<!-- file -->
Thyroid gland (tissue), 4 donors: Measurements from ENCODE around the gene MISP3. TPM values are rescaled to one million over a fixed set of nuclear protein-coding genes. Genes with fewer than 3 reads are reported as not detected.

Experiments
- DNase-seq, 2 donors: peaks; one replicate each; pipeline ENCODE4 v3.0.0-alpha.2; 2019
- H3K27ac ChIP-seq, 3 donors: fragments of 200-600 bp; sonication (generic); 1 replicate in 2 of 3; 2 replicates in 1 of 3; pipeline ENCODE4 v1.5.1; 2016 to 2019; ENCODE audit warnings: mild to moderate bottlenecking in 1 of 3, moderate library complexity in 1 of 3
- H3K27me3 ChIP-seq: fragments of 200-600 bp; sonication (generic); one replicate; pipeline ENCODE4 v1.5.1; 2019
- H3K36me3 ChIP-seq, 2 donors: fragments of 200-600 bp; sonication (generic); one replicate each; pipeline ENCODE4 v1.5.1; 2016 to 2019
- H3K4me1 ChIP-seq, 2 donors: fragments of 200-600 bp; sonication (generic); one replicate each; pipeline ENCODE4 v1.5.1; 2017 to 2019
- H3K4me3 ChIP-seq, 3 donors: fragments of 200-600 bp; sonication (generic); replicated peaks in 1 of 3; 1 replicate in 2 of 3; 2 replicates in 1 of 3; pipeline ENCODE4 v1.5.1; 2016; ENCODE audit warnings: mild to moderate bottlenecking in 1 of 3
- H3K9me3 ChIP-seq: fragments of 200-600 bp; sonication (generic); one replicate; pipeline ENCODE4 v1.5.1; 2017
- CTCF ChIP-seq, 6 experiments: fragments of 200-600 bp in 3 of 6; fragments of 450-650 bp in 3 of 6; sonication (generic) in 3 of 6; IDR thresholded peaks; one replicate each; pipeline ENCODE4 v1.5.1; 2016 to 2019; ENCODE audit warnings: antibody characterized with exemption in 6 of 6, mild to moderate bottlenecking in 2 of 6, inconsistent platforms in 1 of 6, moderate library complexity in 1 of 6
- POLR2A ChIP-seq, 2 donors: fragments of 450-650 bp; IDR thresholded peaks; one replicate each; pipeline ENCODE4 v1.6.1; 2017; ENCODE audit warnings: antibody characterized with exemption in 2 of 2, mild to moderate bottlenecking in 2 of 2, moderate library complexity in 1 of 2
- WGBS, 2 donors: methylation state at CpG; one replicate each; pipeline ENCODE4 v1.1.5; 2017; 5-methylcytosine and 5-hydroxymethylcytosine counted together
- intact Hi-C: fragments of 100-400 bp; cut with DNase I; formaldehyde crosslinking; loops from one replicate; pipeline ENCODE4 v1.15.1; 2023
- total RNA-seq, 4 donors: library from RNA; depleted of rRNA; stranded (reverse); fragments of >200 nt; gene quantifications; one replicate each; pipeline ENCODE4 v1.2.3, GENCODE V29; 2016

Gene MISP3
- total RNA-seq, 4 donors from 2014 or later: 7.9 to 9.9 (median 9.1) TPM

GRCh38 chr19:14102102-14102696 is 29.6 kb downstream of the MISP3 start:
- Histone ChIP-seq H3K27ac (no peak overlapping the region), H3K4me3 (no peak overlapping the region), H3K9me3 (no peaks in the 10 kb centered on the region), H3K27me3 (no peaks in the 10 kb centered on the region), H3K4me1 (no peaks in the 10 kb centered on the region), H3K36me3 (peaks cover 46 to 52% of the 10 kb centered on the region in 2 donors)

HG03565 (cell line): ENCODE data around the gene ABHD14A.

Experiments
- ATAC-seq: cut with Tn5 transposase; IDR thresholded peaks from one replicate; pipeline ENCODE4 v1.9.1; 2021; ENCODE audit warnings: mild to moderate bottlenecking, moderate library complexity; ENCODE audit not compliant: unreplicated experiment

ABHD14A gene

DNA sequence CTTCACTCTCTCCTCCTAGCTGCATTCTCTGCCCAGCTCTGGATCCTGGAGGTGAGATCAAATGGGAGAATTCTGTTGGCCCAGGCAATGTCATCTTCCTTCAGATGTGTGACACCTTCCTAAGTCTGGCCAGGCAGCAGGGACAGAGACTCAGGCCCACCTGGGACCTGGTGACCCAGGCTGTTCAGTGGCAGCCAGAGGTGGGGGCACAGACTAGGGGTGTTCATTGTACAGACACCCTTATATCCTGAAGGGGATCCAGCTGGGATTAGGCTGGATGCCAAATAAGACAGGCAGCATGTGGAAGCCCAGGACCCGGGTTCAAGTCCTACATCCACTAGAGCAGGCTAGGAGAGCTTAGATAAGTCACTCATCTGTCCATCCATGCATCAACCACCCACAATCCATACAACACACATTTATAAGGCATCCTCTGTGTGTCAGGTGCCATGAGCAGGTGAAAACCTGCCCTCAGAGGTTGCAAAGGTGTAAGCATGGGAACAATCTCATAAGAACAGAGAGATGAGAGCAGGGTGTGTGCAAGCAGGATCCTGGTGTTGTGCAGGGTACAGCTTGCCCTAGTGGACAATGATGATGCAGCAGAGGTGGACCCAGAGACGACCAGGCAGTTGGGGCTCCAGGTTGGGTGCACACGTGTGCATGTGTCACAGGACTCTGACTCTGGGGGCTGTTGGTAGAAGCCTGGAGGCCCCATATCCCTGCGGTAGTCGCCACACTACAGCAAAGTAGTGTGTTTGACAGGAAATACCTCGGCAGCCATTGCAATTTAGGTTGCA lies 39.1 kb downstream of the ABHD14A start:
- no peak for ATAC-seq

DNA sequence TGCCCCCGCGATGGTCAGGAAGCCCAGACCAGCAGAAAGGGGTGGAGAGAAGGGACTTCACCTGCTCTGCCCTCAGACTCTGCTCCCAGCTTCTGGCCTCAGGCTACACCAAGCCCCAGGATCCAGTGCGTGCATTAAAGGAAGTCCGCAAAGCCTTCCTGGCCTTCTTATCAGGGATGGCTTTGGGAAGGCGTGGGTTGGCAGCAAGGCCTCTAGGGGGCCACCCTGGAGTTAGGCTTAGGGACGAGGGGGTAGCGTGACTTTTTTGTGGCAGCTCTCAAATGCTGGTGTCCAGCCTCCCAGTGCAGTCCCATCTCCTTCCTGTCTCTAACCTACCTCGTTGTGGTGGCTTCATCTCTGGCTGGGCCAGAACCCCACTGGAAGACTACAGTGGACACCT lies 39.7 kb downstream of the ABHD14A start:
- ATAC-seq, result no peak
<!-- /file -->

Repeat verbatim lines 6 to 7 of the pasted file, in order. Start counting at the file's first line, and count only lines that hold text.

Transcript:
- H3K36me3 ChIP-seq, 2 donors: fragments of 200-600 bp; sonication (generic); one replicate each; pipeline ENCODE4 v1.5.1; 2016 to 2019
- H3K4me1 ChIP-seq, 2 donors: fragments of 200-600 bp; sonication (generic); one replicate each; pipeline ENCODE4 v1.5.1; 2017 to 2019